I am pleased to inaugurate BAR’s “News from the Field” department with the first English publication of a most unusual find. It was recently discovered in the ancient city of Chorazim which overlooks the Sea of Galilee. The find is an almost unique pilaster whose function I will dare to suggest at the end of this note.
Chorazim lies about two miles northeast of Capernaum. The town is first mentioned in the New Testament (Matthew 11:20–24, Luke 10:12–16); in these passages, the town’s inhabitants, along with those of Capernaum and Beth Saida, are scorned for their sins.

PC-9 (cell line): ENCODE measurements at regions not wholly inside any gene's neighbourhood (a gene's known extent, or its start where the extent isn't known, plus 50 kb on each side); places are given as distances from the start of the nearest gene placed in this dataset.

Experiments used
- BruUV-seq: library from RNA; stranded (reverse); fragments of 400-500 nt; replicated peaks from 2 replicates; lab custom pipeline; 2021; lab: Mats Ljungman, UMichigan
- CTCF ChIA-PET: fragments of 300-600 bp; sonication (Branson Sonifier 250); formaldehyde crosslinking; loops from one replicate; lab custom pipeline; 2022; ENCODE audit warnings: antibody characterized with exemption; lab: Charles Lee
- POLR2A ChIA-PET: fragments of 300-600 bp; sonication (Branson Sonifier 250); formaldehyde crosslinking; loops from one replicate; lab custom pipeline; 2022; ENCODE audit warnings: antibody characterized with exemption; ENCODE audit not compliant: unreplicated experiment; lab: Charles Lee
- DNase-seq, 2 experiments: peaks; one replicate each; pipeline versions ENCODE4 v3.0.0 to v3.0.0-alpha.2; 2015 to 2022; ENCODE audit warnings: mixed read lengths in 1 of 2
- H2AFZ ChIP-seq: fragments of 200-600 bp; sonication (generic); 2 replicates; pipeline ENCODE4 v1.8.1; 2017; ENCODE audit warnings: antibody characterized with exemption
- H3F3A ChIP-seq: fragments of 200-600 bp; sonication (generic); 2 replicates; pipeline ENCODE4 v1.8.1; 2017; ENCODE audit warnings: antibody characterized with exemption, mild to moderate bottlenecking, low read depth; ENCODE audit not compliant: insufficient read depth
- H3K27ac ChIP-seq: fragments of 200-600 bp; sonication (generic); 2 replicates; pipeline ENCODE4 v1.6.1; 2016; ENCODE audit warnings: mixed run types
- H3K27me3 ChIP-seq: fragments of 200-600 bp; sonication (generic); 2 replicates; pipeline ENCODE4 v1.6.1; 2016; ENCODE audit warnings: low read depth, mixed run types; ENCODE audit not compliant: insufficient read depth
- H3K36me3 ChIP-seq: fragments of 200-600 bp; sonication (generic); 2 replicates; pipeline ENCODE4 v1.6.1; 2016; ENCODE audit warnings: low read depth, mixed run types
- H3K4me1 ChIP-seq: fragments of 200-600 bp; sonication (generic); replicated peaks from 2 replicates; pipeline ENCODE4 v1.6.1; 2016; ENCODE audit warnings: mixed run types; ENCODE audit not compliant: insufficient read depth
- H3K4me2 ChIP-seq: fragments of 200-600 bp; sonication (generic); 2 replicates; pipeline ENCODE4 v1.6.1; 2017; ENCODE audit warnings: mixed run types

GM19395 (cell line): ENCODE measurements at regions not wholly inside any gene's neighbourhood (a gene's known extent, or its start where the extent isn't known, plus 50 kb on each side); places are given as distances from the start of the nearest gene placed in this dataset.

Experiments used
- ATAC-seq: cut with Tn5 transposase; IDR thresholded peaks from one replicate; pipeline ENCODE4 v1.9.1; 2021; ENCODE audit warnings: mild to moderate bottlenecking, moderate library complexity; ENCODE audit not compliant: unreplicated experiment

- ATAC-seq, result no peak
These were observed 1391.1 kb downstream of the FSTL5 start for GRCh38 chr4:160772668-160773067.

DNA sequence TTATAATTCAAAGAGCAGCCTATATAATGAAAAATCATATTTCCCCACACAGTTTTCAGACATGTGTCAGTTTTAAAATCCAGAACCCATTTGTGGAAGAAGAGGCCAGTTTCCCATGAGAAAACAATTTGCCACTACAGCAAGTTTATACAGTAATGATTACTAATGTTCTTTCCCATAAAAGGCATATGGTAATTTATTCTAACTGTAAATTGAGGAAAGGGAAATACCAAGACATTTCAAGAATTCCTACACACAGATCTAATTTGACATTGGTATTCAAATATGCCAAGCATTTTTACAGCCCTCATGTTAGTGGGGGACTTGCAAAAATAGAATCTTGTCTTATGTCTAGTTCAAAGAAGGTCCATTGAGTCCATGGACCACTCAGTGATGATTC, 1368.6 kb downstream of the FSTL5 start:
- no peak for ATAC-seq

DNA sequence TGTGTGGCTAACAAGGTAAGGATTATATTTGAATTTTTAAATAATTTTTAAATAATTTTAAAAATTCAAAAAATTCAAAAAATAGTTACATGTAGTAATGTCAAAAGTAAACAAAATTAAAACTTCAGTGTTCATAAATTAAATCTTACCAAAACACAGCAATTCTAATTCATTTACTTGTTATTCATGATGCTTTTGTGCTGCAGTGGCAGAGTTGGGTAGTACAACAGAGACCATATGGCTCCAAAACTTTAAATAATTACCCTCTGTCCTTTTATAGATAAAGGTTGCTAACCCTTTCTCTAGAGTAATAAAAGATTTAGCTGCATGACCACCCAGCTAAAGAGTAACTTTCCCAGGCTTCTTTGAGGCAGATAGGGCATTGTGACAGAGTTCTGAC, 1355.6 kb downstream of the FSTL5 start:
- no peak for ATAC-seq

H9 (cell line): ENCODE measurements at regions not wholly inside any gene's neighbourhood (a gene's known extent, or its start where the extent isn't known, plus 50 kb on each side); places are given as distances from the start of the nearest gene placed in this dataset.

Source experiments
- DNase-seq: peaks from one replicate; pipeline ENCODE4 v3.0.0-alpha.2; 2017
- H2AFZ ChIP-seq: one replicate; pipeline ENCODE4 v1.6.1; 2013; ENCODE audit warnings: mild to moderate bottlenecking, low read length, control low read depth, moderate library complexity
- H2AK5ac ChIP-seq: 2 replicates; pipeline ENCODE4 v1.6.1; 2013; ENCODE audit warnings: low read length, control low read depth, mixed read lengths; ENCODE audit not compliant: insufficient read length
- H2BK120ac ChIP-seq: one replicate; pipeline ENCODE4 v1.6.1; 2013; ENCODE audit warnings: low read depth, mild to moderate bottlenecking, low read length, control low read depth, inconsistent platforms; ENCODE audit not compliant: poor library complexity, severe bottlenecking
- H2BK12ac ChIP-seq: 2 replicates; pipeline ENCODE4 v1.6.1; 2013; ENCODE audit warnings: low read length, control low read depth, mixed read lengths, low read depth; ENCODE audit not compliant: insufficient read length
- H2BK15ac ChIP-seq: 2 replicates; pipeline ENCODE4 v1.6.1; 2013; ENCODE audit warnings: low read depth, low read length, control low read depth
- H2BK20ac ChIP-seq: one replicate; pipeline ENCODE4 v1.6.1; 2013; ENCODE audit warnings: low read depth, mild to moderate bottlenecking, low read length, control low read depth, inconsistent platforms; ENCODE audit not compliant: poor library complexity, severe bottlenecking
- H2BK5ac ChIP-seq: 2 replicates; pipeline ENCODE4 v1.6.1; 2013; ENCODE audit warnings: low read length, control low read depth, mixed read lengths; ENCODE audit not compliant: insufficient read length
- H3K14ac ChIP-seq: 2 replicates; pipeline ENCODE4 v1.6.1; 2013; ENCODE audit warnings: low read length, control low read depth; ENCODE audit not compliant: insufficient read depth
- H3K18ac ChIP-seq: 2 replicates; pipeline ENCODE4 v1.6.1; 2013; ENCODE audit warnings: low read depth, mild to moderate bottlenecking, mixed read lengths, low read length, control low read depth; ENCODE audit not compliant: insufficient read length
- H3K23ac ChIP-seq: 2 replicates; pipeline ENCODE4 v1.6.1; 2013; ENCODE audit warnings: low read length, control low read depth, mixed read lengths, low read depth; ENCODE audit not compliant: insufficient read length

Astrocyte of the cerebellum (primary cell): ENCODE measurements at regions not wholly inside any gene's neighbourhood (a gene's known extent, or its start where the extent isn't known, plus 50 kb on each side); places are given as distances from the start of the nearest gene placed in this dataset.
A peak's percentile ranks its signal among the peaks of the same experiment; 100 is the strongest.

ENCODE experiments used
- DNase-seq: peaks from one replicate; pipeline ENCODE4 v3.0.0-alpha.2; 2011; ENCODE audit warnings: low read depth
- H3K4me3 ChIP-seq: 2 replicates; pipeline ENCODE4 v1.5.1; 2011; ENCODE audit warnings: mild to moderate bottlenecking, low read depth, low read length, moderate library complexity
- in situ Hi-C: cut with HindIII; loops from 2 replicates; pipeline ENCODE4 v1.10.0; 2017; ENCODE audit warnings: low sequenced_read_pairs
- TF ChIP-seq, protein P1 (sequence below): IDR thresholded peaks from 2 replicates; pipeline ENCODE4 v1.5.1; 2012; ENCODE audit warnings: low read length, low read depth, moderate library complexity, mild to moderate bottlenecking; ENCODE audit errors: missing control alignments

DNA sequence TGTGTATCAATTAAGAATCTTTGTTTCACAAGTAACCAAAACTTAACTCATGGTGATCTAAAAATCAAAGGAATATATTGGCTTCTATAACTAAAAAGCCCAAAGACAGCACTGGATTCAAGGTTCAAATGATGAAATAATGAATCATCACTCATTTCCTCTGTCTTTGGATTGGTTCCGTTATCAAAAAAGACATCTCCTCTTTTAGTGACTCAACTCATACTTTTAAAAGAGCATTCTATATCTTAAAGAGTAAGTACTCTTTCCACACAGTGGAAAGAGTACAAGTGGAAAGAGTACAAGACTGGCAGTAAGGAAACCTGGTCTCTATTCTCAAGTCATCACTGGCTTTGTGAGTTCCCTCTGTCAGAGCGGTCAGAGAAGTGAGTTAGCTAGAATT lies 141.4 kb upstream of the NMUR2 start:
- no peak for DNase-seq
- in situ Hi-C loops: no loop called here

From its archaeological remains, we know that Chorazim flourished as a Jewish town during the period of the Talmud (third-sixth centuries A.D.). In the center of the ancient town stood a synagogue, now in ruins. Many architectural elements—capitals, friezes and other carved pieces of stone—which clearly belong to the synagogue but whose exact provenance is unknown, lie scattered about. The synagogue was first discovered in the early years of this century by Heinrich Kohl and Carl Watzinger,a in their well-known survey of ancient synagogues of the Galilee. Excavations in the town were carried out in the 1930s by the Hebrew University and the mandatory government’s Department of Antiquities.